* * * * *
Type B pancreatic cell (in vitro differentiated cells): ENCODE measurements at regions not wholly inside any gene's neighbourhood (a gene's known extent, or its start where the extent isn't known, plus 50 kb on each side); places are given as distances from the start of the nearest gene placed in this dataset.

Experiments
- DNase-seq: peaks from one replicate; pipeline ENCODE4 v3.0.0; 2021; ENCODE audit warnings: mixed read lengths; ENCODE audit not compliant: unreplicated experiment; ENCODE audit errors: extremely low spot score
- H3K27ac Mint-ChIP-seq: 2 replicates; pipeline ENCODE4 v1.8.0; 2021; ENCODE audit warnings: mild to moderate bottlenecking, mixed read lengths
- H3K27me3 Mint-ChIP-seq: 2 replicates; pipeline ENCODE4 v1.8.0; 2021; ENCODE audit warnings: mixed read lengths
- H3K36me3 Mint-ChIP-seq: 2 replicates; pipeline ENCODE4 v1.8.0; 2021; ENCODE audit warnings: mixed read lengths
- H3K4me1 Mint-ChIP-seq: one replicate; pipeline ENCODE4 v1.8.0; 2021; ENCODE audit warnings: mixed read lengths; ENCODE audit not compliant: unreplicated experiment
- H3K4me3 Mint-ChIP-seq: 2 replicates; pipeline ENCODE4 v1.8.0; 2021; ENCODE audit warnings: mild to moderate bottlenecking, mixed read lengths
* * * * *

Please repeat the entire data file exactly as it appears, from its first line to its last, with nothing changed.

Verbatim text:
Type B pancreatic cell (in vitro differentiated cells): ENCODE measurements at regions not wholly inside any gene's neighbourhood (a gene's known extent, or its start where the extent isn't known, plus 50 kb on each side); places are given as distances from the start of the nearest gene placed in this dataset.

Experiments
- DNase-seq: peaks from one replicate; pipeline ENCODE4 v3.0.0; 2021; ENCODE audit warnings: mixed read lengths; ENCODE audit not compliant: unreplicated experiment; ENCODE audit errors: extremely low spot score
- H3K27ac Mint-ChIP-seq: 2 replicates; pipeline ENCODE4 v1.8.0; 2021; ENCODE audit warnings: mild to moderate bottlenecking, mixed read lengths
- H3K27me3 Mint-ChIP-seq: 2 replicates; pipeline ENCODE4 v1.8.0; 2021; ENCODE audit warnings: mixed read lengths
- H3K36me3 Mint-ChIP-seq: 2 replicates; pipeline ENCODE4 v1.8.0; 2021; ENCODE audit warnings: mixed read lengths
- H3K4me1 Mint-ChIP-seq: one replicate; pipeline ENCODE4 v1.8.0; 2021; ENCODE audit warnings: mixed read lengths; ENCODE audit not compliant: unreplicated experiment
- H3K4me3 Mint-ChIP-seq: 2 replicates; pipeline ENCODE4 v1.8.0; 2021; ENCODE audit warnings: mild to moderate bottlenecking, mixed read lengths